What is a Canopy Gap?
“To understand ecosystems, we need to understand relationships.”
The name “Canopy Gap” comes from a phrase used in ecology referring to the open spaces in forest canopies where sunlight allows new growth to emerge on the forest floor. Gaps are dynamic phenomena that are created, sometimes expand, and usually disappear. They are essential to the well-being of the forest ecosystem.
It has been proven that gaps create suitable conditions for rapid growth, allowing the whole ecosystem to regenerate. Canopy gaps are caused by disturbances. One or many trees die, making room for what is next. Metaphorically for the world, this is the time we’re in.
The Great Disturbance
We are in the midst of a great disturbance. On a global scale, we are facing issues of depleting natural resources, uncertainty, swift changes, and crumbling faith in institutions. Meanwhile, we have breakthroughs in science, zettabytes of data, and people connecting across issues and borders at a rate unparalleled in history.
How does an organization act within this age of disruption?
Nature’s Ability to Shift
“There is a problem with shifts: They tend to happen in real time, which means that there are going to be moments of ambiguity when remnants of the old truth still hold together, even as remnants of it are falling apart.” — Youngme Moon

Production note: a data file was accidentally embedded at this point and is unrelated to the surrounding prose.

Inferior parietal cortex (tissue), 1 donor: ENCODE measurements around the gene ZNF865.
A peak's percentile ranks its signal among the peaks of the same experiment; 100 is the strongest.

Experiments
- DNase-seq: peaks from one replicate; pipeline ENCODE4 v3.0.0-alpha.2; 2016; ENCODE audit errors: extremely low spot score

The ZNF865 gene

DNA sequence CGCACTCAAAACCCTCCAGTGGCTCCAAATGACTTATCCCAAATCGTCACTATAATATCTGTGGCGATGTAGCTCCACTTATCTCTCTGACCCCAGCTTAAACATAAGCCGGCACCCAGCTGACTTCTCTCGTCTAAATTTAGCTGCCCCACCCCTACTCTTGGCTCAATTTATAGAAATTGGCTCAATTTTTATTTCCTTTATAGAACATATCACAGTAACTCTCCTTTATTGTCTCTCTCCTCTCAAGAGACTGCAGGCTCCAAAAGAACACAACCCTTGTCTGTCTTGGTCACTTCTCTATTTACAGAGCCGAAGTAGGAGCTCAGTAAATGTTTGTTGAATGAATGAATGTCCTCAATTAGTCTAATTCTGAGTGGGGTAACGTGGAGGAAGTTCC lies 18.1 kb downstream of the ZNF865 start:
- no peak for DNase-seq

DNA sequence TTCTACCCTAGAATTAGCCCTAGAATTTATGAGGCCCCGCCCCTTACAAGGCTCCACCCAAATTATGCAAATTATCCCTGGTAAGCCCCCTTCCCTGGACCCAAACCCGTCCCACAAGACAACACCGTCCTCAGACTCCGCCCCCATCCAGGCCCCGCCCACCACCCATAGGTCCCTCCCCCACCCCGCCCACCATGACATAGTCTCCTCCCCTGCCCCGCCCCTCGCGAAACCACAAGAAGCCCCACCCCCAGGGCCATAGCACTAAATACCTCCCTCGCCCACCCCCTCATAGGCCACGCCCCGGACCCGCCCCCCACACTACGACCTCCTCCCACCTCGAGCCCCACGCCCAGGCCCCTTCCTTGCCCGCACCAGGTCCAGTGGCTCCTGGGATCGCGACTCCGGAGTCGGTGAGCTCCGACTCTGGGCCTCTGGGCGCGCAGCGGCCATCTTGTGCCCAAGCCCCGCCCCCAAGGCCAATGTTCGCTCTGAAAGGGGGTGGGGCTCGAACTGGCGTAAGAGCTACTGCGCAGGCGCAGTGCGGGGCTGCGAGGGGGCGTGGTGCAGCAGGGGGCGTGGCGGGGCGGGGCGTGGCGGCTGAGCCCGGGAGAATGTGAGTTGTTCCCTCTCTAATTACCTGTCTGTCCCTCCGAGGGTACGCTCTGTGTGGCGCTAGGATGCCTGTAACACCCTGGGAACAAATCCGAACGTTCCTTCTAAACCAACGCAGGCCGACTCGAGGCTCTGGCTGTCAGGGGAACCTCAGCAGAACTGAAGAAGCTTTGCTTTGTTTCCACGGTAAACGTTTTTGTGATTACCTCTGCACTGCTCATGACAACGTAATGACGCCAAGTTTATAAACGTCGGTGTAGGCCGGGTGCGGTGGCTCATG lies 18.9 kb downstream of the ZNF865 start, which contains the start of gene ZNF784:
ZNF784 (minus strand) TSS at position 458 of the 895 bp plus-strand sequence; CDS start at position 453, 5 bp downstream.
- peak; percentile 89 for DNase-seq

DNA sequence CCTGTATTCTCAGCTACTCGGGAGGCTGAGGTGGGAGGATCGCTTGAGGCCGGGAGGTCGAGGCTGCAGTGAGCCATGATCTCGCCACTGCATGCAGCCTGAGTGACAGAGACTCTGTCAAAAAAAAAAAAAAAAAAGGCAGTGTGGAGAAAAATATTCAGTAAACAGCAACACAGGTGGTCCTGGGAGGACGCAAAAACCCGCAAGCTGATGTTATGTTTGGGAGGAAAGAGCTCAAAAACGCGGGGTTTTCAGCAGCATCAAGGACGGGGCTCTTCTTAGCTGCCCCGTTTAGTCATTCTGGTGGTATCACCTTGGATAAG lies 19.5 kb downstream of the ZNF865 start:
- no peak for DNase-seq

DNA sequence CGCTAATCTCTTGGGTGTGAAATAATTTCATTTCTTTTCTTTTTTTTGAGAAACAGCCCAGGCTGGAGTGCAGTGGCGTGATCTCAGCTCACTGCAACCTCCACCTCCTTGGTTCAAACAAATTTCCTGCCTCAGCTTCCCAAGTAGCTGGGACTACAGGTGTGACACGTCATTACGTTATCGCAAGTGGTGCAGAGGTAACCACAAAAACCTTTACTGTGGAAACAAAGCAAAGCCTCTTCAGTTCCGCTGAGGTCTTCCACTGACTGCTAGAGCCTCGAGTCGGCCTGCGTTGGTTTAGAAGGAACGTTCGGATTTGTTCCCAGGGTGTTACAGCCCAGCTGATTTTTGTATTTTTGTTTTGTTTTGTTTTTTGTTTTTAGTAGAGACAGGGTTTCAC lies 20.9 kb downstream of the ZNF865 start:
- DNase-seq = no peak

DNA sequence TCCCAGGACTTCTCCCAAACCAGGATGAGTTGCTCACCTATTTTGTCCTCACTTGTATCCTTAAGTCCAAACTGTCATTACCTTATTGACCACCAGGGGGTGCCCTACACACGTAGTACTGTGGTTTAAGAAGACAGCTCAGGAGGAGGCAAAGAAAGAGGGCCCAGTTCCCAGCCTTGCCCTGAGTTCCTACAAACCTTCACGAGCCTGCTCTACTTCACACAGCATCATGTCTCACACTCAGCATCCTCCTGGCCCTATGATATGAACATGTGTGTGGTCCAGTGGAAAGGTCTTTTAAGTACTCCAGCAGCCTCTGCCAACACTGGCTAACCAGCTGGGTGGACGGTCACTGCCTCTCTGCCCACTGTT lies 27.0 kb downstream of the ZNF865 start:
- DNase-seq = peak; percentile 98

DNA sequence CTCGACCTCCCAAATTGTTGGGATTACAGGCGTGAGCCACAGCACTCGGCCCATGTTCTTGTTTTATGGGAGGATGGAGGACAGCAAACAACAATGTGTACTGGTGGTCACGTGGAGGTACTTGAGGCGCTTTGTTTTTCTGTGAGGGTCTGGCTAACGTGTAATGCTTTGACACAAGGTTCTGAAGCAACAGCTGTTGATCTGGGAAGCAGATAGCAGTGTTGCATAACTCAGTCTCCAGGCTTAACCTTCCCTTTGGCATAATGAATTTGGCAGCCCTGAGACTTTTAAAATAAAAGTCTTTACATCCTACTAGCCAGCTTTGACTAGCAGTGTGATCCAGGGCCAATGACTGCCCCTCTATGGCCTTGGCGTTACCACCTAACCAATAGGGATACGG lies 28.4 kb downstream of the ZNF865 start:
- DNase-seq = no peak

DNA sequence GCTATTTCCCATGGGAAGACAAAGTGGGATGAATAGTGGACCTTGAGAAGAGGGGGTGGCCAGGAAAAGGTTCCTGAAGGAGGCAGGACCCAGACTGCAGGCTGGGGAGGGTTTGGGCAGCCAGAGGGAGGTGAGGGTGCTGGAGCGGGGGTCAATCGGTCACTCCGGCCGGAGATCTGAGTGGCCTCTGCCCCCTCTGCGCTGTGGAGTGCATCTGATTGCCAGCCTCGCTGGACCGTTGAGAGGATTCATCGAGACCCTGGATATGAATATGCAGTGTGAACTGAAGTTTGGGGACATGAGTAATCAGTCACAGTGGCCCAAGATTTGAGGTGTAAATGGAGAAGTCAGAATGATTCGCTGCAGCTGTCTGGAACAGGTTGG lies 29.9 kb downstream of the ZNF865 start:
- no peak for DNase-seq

If we could look below the soil after a disturbance, we would see nature at work. The complex activity in this open space, called gap dynamics, refers to the patterns of plant growth that occurs following the creation of a forest gap. Thousands of organisms respond, adapt, and take advantage of the shift.
The dynamics are revealing. While we once believed that organisms acted in their own interest to survive, increasingly scientists are beginning to understand how organisms work together. The interdependent dynamics of an ecosystem allow for multiple organisms to thrive within it.
“Business and human endeavors are systems…we tend to focus on snapshots of isolated parts of the system. And wonder why our deepest problems never get solved.” — Peter Senge
In short, the best thing any organization can do during this time is to invest in relationships. Mind the gaps. Become aware of the dynamics. Explore the value. New growth does not occur in isolation. An organization thrives when the whole system – it’s people – are in sync.
How does this occur? It’s certainly, not easy, and there is no magic formula. At Canopy Gap, we believe that relationships are the network of life for business. The dynamic that exists between you, your employees, partners, and customers — your ecosystem — is what determines the long term value your organization provides.